The quality of our websites, and consequently our competitiveness, relationship with our customers, and our export capability, would increase beyond all recognition if people who built websites were forced to sit beside people who used those websites, for a year after they were built.
If a tree falls in the forest and there is no one to hear it, does it make a sound? If a man says something, and no women is within earshot to hear him say it, is he still wrong? Like the tree falling in the forest, all over the world, customers are screaming at websites which aren’t meeting their needs, and we’re not there to listen.
We don’t plan to hack off our customers so badly when we build websites, so how does it happen?
Two big crimes. Firstly, we make massive assumptions about our customers and what they want. And secondly, we don’t listen to them when they provide feedback.
In short, we’re absolutely petrified that what they might want to hear isn’t what we might want to say. We can barely take in that they don’t want a shiny welcome from our CEO, a bouncy splash page with our logo hopping around, or a corporate history on the home page. We are horrified to learn that they don’t want to read about the R&D on our latest product, or the image gallery of our production process.
How dare they!
Like Adam Sandler in The Wedding Singer we scream “I HAVE THE MICROPHONE AND YOU WILL LISTEN TO ME!” And louder we shout the less people listen.
Because if we don’t listen before we speak we are an irrelevance.
We could learn so much from the people of Quicken. The software company, specialising in accounting and finance products, launched their “follow me home” campaign two years ago. It comprised Quicken agents loitering by the door of software stores, and as customers who had just bought Quicken software exited, they would ask if they could go home with them to watch them install the software and see what their initial reactions were.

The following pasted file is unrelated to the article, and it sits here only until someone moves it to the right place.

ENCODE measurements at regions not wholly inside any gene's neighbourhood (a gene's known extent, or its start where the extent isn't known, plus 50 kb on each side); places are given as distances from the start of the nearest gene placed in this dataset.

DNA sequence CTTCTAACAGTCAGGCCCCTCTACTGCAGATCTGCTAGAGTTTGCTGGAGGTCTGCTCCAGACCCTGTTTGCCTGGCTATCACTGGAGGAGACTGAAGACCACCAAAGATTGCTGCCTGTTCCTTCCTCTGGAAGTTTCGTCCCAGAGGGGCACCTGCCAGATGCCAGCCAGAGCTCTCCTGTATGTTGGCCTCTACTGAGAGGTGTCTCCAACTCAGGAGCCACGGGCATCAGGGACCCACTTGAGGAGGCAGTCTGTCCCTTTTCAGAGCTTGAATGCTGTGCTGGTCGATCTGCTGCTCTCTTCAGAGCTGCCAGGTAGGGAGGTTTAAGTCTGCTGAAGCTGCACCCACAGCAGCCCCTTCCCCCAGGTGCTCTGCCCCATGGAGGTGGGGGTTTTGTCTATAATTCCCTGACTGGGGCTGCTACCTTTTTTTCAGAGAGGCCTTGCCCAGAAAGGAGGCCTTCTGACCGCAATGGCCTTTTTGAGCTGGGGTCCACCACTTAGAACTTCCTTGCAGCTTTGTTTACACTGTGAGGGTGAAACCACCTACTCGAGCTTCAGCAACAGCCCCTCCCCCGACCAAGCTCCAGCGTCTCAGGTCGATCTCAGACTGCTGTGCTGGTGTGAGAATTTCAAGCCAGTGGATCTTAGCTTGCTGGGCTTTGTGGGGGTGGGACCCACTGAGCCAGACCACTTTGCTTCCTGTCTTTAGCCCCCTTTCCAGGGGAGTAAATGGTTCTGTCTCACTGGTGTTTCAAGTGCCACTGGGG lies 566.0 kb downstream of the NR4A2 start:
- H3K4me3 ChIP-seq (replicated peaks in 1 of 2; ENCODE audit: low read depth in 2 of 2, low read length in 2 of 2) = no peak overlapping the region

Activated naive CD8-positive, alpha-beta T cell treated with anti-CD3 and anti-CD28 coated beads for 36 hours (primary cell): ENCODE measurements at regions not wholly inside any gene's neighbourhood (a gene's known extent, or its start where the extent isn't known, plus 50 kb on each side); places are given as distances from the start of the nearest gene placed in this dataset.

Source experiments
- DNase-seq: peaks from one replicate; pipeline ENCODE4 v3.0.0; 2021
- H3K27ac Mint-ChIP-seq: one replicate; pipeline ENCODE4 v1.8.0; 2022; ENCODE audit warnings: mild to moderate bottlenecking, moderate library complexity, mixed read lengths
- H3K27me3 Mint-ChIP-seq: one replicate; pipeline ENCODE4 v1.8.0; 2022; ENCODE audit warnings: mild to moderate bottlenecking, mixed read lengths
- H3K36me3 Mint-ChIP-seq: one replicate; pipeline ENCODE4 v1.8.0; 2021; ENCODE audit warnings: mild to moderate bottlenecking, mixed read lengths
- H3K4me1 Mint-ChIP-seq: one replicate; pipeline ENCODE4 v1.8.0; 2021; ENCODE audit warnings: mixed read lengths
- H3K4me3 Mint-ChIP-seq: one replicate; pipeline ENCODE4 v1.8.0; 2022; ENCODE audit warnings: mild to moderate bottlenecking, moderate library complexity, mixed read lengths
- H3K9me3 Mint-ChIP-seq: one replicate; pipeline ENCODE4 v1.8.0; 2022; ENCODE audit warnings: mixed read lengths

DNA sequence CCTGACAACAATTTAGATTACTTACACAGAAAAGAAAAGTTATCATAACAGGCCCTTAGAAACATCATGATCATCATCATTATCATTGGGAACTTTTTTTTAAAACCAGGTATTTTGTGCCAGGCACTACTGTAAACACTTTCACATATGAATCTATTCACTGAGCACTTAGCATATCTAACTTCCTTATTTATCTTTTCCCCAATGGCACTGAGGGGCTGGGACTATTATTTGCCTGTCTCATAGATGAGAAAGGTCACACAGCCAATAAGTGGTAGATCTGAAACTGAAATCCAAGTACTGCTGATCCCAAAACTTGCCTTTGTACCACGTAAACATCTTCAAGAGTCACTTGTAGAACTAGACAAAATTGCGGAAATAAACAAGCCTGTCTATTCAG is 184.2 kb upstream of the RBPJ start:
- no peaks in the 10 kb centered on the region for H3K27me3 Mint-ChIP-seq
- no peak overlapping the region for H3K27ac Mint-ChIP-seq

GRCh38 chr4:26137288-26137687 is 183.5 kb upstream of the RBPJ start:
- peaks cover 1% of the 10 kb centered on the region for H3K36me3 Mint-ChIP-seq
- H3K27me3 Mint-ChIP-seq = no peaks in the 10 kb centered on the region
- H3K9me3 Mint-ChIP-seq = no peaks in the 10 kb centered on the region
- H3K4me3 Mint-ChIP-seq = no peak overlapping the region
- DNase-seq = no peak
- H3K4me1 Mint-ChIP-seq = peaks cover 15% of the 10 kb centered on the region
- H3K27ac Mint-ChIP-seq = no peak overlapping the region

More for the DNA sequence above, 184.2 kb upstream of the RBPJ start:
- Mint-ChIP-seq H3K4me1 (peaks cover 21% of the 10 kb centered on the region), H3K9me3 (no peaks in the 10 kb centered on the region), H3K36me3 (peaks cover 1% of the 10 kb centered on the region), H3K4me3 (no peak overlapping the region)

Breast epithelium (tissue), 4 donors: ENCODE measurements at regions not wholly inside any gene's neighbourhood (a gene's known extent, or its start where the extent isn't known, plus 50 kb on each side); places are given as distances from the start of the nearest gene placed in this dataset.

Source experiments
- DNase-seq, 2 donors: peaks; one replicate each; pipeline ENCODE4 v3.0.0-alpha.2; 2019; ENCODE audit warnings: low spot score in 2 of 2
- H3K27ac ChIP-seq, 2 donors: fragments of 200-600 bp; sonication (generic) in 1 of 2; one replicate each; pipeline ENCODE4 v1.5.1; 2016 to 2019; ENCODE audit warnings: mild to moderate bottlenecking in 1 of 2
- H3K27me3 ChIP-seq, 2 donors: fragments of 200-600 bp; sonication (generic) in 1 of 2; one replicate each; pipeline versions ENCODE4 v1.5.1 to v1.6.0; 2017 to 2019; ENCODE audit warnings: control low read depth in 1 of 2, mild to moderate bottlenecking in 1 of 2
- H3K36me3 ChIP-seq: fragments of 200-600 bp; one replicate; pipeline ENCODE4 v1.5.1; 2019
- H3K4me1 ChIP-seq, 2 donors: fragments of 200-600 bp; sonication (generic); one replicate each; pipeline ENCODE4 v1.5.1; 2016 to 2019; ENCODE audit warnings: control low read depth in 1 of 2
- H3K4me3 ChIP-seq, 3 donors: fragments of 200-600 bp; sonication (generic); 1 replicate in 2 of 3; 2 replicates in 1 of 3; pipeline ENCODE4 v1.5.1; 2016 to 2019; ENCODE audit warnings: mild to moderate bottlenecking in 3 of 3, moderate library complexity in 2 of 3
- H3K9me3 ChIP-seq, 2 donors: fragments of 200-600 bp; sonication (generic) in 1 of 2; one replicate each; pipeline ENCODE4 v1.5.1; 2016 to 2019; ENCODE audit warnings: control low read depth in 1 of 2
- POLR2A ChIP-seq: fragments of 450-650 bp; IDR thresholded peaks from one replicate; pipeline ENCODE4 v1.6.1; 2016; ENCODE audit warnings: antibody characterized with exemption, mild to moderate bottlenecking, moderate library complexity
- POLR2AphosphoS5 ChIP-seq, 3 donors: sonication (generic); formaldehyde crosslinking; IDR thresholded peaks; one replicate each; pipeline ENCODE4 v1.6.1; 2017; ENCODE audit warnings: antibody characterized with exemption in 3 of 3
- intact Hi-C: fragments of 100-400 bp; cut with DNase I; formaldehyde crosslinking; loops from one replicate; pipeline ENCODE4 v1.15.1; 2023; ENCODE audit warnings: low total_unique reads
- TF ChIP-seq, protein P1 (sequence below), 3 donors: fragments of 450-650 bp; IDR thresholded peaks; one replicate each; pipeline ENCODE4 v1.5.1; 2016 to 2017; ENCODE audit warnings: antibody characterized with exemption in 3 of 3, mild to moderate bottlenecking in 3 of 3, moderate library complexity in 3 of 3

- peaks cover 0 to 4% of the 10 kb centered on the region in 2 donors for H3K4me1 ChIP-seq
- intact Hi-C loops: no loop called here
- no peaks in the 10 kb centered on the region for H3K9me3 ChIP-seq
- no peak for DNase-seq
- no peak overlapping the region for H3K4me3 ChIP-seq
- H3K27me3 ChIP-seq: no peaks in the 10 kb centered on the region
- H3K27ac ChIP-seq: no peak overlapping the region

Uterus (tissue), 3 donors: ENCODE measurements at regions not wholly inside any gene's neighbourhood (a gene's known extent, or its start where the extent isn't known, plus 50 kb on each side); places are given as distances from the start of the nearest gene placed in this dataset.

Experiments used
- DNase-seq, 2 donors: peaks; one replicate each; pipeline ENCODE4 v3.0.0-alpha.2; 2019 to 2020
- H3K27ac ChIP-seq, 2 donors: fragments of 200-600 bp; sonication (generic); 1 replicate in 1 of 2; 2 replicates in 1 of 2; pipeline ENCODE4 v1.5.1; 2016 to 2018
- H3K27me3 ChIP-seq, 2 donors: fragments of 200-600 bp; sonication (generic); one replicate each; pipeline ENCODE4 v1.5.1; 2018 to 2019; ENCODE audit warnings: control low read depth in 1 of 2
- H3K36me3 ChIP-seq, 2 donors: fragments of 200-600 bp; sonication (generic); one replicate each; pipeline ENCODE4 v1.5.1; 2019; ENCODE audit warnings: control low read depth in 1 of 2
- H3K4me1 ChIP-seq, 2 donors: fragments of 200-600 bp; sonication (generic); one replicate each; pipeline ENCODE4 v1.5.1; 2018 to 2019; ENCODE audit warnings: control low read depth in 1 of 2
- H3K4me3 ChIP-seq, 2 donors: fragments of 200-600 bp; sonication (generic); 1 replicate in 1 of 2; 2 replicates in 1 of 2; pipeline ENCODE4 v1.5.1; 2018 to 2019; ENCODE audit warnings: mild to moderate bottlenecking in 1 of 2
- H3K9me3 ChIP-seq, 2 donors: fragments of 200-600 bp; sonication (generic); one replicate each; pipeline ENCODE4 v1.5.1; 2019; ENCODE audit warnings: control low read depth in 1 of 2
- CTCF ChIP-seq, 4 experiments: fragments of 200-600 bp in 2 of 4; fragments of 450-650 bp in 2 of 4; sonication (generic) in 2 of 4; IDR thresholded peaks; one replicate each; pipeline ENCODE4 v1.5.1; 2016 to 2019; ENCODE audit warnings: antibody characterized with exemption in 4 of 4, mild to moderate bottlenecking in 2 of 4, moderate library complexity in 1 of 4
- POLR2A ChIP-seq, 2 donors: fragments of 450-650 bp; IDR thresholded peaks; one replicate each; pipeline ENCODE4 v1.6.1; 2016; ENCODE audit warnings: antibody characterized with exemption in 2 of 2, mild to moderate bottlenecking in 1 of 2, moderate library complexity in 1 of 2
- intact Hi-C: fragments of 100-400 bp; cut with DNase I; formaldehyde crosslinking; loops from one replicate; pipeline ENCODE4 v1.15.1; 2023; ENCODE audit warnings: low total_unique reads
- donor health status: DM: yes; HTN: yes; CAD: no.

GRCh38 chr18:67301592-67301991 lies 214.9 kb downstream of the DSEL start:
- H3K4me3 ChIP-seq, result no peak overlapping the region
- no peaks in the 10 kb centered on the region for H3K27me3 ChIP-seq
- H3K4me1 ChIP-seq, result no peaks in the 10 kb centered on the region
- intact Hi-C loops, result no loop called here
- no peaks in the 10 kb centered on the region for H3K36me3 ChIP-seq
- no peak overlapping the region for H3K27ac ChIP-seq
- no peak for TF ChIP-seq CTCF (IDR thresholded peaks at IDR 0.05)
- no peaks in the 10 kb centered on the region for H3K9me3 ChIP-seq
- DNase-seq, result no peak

Through the program employees quickly learned how people used Quicken, what they liked, and just as importantly what they didn’t like. Wendy Padmos from the West Coast of the States reluctantly agreed to allow someone to “follow her home” and comments “When the Quicken team came to my house, I thought they just wanted to find out how they could better advertise to me and people like me, but it wasn’t that at all. It was much more customer–focused. They wanted to know how I used their product, what was important to me, and what was not important to me. I told them I would like the ability to see my current spending against my average spending over the last 12 months, and now it’s in the product!”
They also gained competitive advantage by adopting their product to meet actual customer demand, rather than assumed customer demand. They upgraded their product to allow data editing directly within reports, added five new reports providing great insight into spending trends, and provided the ability to automatically turn invoices into PDFs and email them.
Online tickets sales company TheTrainline.com followed the lead set by Quicken and went out to rail stations all over England, Ireland, Scotland and Wales to ask its customers what they wanted from online ticketing. They were shocked to learn that top of their customers minds was uncertainty around the distance between stations and town centres, the difference in priorities between business and leisure travellers, the need to soften some of their sales messages, and the need for flexible buying.
They haven’t published the actual commercial figures but confirm that customer numbers are up more than 10%, revenues from their customers pro rata is up 23%. The moral of the story is simple, the business case for listening before talking is more compelling than ever.